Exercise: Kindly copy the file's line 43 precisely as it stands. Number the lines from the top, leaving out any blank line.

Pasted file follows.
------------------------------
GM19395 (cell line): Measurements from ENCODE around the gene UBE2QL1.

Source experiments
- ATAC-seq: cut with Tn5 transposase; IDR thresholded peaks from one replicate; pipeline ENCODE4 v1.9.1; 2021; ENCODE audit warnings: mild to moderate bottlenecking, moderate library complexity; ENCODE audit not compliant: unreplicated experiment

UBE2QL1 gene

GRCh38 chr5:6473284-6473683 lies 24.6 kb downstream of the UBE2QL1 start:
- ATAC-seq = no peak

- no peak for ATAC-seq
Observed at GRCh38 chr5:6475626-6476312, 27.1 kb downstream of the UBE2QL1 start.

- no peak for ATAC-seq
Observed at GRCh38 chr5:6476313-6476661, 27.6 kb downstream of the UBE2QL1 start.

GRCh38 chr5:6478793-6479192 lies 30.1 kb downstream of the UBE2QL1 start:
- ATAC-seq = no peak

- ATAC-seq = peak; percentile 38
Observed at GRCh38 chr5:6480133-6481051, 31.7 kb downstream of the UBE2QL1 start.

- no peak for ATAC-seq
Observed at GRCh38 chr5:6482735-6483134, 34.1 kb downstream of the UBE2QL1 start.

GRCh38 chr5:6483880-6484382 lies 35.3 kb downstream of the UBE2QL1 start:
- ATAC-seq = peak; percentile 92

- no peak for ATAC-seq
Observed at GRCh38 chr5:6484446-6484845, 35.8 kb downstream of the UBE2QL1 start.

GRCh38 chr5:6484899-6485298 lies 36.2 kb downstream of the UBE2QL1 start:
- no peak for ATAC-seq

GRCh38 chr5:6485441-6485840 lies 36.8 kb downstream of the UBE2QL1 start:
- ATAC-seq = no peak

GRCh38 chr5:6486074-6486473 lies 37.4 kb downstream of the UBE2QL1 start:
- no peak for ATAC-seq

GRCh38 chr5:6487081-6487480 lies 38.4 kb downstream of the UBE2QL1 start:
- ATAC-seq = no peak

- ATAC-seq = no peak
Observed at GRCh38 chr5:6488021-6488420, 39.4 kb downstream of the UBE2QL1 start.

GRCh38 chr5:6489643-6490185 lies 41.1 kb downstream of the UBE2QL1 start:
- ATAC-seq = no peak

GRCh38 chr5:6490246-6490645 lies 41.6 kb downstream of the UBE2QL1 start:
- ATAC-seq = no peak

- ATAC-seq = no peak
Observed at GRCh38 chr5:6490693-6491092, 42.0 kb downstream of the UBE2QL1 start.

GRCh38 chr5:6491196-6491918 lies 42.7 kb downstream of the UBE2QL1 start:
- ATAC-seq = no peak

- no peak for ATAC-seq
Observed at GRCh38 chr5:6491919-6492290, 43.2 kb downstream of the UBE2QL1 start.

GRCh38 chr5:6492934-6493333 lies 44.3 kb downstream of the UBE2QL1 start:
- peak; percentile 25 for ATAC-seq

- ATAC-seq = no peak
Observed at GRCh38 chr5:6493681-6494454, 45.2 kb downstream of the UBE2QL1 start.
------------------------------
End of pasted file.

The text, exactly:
- ATAC-seq = no peak